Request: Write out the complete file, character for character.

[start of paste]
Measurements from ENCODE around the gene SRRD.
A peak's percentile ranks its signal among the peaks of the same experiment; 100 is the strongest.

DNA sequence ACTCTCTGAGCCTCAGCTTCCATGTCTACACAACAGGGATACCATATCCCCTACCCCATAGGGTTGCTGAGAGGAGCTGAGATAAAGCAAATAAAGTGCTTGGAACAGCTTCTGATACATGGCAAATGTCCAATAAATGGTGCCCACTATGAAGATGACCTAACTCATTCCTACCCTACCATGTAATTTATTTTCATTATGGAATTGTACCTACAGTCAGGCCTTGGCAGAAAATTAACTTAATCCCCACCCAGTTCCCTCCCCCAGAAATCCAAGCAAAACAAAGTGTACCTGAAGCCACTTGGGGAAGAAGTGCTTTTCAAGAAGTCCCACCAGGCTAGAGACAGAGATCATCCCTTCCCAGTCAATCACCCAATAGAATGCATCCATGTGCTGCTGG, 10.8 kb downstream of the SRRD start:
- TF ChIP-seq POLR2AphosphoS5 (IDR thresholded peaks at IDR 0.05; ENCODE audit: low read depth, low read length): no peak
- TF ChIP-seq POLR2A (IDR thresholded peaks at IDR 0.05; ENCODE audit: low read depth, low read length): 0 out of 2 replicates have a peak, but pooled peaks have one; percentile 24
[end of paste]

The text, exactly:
Measurements from ENCODE around the gene SRRD.
A peak's percentile ranks its signal among the peaks of the same experiment; 100 is the strongest.

DNA sequence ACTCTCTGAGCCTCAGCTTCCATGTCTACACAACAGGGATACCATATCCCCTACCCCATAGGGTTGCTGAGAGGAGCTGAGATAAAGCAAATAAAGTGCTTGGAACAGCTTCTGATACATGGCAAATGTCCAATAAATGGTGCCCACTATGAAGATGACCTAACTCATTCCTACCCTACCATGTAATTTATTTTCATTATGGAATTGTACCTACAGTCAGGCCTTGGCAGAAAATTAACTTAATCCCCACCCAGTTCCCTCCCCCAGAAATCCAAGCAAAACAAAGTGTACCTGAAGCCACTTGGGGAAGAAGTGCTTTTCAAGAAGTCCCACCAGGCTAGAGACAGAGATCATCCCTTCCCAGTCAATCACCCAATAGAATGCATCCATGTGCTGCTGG, 10.8 kb downstream of the SRRD start:
- TF ChIP-seq POLR2AphosphoS5 (IDR thresholded peaks at IDR 0.05; ENCODE audit: low read depth, low read length): no peak
- TF ChIP-seq POLR2A (IDR thresholded peaks at IDR 0.05; ENCODE audit: low read depth, low read length): 0 out of 2 replicates have a peak, but pooled peaks have one; percentile 24